I looked initially to locally harvested Western Walnut. A Portland based company mills the material into both timber and veneer form — convenient for a design that uses both. With a figure and color a bit more appealing in my estimation than the more common Eastern Walnut, this material has a stunning character full of depth and color.
The 164-metre-long Modern Express, which was transporting 3600 tonnes of wood along with construction machinery from Gabon to France, has been drifting “towards the coast since its crew was evacuated by helicopter last week.
Domestic interiors are becoming rougher around the edges, too. London architectural salvage and interior design group Retrouvius works on interiors projects with budgets ranging from £150,000 to £2m. “People are looking for a raw and more organic style,” says Retrouvius co-founder and designer Maria Speake. “It’s a trend among affluent, well-travelled, cosmopolitan clients. It’s not about rustic — it’s more sophisticated than that — but there’s a craving for simplicity and a sense of the handmade.”
Six buildings that are part of the former Wilson Brothers Shirt Co. factory — located along Sample Street, a block west of Chapin Street — are being deconstructed. SBT Photo/GREG SWIERCZ
There’s a strong market for those materials, too.
For example, the Wilson complex — like many other factories its age — is a repository of old-growth timbers that have become extremely rare. The hard maple flooring and heart-pine support beams inside the buildings were cut from trees that had been growing for hundreds of years. Old factories are some of the last places where such wood can be found.
This little item created with reclaimed wood would add a whole other dimension to your morning coffee experience.
I wonder which single origin bean would pair with Victorian or Craftsman?
According to the designers, the wood will ‘remember’ your choice of coffee. “Overtime the coffee oils of your specific beans and roast will be absorbed into the wood and be a part of your morning coffee experience. Teach type of wood is matched with different beans and roasts from around the world. We encourage brewing single origin beans in the Canadianos.”
It took 45 tons of recycled steel and wood to put this beast together. Overall, the elephant is about 39 feet high and 26 feet wide. It was meant to be an approximate replica of The Sultan’s Elephant, a huge elephant sculpture created for the traveling French public art show of the same name.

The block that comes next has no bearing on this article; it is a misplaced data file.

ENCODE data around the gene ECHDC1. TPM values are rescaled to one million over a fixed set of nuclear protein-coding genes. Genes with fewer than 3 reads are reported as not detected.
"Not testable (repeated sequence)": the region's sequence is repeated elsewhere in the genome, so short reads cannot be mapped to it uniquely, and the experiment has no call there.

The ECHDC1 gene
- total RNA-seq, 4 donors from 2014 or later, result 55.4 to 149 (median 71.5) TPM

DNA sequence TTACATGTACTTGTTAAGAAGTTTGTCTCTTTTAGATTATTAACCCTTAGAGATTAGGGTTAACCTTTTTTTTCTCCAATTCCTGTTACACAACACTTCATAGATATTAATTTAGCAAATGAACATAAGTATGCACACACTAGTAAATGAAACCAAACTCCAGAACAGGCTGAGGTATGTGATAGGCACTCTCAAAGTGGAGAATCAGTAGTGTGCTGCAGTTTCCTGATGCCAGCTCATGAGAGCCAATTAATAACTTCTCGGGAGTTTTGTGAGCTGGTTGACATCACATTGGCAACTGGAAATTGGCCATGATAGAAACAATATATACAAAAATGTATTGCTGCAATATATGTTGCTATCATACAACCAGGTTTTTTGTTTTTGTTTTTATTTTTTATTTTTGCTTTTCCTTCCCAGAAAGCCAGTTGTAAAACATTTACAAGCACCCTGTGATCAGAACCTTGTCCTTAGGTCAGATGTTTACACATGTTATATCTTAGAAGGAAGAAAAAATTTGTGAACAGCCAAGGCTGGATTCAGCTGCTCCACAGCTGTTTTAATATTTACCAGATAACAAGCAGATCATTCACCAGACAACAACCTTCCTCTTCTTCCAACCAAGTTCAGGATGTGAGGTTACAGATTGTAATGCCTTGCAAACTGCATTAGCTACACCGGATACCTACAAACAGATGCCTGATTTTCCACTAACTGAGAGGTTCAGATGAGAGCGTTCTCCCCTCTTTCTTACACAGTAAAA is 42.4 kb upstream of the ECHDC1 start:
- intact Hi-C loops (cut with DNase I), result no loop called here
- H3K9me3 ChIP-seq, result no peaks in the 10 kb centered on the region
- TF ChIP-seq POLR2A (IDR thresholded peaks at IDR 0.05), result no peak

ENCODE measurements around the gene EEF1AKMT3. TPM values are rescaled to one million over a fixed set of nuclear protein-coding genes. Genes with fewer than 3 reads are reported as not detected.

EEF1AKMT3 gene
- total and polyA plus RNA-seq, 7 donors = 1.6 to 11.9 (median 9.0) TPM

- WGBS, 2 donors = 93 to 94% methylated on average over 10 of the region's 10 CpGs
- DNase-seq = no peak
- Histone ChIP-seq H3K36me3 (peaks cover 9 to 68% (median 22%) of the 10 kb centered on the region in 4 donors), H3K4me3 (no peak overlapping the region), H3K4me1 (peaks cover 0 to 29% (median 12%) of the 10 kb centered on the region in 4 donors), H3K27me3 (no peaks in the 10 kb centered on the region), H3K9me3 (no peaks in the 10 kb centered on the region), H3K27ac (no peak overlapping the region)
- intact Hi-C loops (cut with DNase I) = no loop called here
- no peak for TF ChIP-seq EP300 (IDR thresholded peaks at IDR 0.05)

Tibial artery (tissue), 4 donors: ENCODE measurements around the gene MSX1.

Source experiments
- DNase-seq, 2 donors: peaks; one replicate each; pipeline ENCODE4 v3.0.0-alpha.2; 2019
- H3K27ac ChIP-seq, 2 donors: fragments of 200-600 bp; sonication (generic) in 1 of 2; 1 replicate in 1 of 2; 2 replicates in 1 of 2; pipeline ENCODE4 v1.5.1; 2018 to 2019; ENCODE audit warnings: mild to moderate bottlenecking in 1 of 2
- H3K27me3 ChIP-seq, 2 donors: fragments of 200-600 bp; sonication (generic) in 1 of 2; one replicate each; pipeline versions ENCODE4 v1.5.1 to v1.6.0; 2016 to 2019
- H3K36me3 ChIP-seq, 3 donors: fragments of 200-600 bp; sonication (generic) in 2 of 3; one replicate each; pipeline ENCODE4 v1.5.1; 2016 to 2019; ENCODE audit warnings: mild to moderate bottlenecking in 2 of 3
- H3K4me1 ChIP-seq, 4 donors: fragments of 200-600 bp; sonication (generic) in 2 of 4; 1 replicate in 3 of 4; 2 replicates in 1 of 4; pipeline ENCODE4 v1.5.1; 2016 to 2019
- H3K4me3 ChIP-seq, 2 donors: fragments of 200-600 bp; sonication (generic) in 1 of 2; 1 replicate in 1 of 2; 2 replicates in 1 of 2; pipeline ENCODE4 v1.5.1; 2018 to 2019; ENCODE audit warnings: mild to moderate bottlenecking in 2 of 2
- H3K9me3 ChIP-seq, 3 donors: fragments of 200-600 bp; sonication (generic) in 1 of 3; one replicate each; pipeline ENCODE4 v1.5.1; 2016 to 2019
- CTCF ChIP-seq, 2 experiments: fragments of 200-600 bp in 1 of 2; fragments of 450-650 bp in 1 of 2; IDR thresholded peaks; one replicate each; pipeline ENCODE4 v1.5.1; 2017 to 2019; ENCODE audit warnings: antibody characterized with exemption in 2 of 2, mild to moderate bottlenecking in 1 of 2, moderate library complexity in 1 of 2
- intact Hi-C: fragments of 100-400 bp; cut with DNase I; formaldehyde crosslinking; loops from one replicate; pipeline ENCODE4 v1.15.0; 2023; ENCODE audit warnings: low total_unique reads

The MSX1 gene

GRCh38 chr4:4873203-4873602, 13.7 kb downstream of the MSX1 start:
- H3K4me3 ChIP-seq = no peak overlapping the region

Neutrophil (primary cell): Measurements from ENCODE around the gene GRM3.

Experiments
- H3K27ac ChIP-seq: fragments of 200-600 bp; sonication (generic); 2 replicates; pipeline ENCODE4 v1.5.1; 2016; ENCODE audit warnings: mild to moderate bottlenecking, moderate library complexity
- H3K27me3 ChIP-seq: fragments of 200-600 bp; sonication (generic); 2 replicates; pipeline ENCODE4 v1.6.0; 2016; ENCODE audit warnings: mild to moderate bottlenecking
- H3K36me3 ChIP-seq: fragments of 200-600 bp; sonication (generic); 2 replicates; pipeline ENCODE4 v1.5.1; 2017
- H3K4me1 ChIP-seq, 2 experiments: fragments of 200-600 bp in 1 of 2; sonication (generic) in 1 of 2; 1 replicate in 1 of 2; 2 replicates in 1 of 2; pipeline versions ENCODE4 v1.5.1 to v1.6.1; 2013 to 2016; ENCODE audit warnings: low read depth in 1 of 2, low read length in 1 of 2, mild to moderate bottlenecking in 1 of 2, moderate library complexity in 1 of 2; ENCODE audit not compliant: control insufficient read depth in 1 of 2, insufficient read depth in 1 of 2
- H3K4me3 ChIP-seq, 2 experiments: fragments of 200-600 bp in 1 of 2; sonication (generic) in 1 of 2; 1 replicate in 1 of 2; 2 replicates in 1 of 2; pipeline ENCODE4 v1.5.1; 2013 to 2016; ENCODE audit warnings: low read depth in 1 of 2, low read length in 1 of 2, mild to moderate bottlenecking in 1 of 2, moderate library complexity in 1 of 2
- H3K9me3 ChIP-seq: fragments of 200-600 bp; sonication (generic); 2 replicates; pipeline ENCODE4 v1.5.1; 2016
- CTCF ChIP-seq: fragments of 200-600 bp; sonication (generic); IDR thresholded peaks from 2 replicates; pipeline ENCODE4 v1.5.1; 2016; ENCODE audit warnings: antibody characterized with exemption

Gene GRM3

According to Neal deGrasse Tyson, we are “the stuff of stars”. Specifically, “the atoms of our bodies are traceable to the stars that manufactured them…we are biologically connected to every living thing in the world.” Therefore, we are also the stuff of trees, and they of us. This connection both simplifies the truth and complicates the story of wood reuse and recycling. The truth is that all wood is 100 percent recycled material. That is the nature of renewable materials. It’s in the definition. If you put trees in a closed environment, over time they will grow, live, die and re-grow again within that closed system; recycling themselves ad infinitum. The presence of other species, especially animals, aids this process. This closed system is called earth.
Construction and demolition debris wood that once helped make energy is, instead, taking up space in the landfill, where it will lie, indefinitely, until it decomposes.
“We suspended using that material, which, unfortunately, has caused some hardship to us and our suppliers,” said Sarah Boggess, a spokesperson for New York-based ReEnergy Holdings. “We’re hoping circumstances will change.”
The plants stopped using demolition debris wood because of the June 5 enactment of changes to rules in Connecticut on renewable energy credits, according to Boggess and Greg Leahey, senior vice president of asset management for ReEnergy.
The changes, she said, mean energy produced with construction and demolition wood no longer qualifies for class 1 renewable energy credits. The firm had been selling renewable energy credits generated by its operations in Maine in the Connecticut renewable energy credits market.
ReEnergy’s Maine plants still are operating, but now they make electricity using only “green” biomass, such as brush and other forest material, which is still eligible for renewable energy credits.
Recovered wood, or wood salvaged from old barns, buildings, and other places, has become more valuable than ever. This wood is often used in many everyday products—from furniture making to home construction and renovation. Learn the basics of salvaging wood from a reclaimed wood specialist and give something old a new life.